On this side of the world, they’ve been taking the coronavirus outbreak deadly seriously since it came to light. In January, Sabah banned flights from China and after a couple of weeks all Chinese tourism here finished
Then the South Koreans were prevented from coming, which meant almost no tourism. But it worked and we had no coronavirus in Sabah for weeks.
Then on 12th March, Sabah started on the upward curve of COVID-19 cases from zero to 158 by 22nd March (correct at time of writing).
Malaysia is bringing in stricter rules by the day in an attempt to keep people from passing on the virus. Yesterday we were told that if you disobey the rules you could face up to six months in prison and/or a fine.
The local population was already hit by job lay-offs after tourism collapsed, but with borders now closed and the self-isolation policy in place there is deep concern for their economic well-being.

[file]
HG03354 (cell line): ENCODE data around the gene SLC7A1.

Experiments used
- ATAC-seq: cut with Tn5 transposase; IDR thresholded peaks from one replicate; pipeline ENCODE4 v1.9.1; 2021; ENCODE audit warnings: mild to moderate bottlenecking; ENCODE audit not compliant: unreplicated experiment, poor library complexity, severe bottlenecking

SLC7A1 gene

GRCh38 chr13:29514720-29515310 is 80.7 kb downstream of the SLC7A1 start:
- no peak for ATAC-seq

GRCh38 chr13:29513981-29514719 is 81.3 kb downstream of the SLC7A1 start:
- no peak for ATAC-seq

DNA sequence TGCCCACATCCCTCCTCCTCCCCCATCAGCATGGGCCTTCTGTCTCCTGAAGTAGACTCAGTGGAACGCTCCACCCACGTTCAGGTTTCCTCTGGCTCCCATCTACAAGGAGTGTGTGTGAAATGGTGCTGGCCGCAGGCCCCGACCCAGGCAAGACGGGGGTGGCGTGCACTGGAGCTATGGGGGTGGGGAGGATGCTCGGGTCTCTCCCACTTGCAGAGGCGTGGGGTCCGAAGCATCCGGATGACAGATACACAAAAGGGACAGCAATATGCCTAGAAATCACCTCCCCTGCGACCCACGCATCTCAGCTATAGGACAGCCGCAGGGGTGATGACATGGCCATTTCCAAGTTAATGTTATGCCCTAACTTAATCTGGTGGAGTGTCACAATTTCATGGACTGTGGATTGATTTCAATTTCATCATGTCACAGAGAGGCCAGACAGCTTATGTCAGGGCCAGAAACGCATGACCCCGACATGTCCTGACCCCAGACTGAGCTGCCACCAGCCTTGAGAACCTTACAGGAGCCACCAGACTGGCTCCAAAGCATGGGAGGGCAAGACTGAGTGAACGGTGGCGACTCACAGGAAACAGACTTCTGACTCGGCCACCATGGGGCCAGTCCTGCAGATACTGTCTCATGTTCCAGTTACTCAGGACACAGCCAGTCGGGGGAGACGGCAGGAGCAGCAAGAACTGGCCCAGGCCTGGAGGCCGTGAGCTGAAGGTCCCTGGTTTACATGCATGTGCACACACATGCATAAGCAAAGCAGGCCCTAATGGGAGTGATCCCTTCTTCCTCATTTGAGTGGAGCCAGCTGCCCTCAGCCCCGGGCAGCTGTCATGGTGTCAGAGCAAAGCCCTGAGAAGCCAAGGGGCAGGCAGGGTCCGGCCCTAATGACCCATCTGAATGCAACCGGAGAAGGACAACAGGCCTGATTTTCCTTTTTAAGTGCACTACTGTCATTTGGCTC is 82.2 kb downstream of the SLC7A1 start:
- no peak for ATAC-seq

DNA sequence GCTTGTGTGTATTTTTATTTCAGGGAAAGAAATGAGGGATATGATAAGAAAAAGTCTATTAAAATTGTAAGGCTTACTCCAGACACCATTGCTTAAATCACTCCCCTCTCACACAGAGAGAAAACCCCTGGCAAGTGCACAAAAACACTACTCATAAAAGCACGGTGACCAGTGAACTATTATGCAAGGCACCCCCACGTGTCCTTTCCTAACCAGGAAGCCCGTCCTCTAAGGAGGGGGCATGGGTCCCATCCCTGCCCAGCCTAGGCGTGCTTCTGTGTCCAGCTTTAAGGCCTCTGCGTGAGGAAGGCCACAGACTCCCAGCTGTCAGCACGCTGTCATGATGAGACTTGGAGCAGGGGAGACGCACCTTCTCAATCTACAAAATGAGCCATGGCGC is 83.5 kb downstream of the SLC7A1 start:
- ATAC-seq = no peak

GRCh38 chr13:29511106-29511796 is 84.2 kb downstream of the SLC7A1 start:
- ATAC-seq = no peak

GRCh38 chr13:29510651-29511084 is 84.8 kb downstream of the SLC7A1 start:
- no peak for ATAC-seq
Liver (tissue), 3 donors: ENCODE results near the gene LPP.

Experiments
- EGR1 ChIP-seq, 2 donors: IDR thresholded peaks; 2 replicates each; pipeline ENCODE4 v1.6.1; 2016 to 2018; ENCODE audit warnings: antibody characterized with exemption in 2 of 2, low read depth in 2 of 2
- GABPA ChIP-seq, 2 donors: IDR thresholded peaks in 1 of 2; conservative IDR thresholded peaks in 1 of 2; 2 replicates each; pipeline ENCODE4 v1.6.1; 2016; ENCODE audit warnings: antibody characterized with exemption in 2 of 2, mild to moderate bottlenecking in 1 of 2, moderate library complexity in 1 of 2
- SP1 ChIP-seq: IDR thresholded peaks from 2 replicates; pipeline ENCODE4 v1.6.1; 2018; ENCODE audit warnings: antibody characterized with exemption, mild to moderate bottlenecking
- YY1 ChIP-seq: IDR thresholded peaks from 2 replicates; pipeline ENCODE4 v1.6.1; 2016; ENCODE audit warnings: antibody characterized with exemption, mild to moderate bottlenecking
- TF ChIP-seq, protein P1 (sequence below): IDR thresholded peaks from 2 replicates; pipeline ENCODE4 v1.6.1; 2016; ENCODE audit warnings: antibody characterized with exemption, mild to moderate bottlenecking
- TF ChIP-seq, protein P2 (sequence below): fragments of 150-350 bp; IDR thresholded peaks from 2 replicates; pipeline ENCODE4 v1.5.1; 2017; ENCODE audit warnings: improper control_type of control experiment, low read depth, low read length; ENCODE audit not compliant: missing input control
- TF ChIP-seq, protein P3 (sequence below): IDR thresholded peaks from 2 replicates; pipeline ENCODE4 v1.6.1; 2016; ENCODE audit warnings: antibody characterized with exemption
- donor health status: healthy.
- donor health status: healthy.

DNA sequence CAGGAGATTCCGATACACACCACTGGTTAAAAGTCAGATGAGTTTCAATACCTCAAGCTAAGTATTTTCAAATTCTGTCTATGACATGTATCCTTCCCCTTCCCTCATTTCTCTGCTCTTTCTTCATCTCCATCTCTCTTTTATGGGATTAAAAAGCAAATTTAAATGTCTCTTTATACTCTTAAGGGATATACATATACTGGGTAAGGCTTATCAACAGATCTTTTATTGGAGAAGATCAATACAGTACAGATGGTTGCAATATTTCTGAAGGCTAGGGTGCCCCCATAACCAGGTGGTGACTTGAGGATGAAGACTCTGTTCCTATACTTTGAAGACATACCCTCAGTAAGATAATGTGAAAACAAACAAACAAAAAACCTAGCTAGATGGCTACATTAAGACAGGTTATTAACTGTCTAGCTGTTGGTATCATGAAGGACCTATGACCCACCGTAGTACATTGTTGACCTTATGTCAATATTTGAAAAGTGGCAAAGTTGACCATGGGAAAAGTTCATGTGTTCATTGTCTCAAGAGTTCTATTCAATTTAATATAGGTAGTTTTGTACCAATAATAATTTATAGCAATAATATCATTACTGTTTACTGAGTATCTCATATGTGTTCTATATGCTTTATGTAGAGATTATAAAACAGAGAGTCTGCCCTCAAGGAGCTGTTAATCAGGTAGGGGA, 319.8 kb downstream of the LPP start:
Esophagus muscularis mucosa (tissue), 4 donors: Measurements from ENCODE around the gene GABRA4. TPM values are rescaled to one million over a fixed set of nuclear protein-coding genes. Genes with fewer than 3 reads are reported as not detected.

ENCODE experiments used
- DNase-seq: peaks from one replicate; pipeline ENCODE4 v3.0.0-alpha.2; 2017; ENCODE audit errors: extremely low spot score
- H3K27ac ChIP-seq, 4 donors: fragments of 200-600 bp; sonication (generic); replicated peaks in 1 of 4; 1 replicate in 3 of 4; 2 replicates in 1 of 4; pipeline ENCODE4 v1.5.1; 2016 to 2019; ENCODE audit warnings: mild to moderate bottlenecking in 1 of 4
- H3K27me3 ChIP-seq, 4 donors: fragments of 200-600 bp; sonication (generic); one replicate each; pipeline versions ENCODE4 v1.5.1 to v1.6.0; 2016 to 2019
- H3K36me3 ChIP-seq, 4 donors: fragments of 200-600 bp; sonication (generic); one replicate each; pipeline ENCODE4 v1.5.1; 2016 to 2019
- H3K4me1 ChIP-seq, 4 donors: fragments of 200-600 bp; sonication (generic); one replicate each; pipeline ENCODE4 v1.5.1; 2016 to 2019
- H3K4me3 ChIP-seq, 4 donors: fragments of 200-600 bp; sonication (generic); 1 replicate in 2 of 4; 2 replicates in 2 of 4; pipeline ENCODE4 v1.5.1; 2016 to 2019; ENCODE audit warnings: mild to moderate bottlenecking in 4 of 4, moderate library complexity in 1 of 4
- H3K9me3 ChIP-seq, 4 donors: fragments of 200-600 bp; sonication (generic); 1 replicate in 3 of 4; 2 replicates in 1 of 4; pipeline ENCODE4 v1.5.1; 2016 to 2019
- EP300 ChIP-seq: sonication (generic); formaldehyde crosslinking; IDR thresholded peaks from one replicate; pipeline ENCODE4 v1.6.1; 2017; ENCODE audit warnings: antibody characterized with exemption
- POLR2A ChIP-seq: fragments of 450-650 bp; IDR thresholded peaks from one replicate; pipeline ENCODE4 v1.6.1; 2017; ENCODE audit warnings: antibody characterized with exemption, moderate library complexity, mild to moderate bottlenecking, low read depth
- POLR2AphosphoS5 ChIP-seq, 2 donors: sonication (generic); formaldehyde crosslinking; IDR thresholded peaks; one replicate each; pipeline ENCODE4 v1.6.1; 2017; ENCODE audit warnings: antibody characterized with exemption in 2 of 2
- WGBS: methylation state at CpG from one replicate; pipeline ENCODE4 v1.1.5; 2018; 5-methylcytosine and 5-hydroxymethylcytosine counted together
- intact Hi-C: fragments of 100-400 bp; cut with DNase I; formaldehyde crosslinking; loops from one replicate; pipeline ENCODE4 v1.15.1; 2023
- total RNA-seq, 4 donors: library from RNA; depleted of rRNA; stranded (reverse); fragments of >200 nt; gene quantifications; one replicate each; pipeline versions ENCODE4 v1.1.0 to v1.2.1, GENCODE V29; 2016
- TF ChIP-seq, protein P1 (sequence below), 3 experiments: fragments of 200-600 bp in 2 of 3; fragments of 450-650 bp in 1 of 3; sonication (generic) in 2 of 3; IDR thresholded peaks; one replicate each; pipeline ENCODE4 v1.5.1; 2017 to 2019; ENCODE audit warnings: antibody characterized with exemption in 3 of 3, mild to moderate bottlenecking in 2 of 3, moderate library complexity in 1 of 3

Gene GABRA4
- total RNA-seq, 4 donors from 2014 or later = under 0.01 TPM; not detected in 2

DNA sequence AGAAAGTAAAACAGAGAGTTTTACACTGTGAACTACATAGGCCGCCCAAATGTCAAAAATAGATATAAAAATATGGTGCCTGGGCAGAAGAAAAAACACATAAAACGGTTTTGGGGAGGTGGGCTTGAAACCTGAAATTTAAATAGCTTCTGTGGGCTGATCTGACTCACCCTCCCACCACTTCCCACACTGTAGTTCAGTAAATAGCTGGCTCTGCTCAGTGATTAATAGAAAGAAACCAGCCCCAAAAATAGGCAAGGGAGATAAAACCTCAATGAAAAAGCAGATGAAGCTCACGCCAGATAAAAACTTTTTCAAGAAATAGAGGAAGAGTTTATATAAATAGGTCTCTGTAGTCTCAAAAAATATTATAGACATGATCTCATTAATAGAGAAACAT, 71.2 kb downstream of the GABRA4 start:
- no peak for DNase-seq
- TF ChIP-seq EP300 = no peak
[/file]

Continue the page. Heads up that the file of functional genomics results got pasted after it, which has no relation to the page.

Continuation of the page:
We have been advised not to leave the marina unless it is to buy food or medical supplies. The police are on the edge and we don’t want to get in their way so are happy to keep to ourselves.
The few cruisers here are being careful: no pontoon parties and a good social distance when we pass each other. WhatsApp has become the favoured method of communication around the marina.
Although we are fine for all the basics, we are running low on fresh vegetables, so Jamie took a letter of authority and passport with him for a quick shopping trip on his bicycle.
Against all expectations the supermarket shelves are packed here and there has been no hoarding. He was unnerved by the silence and pretty relieved to come back to the marina.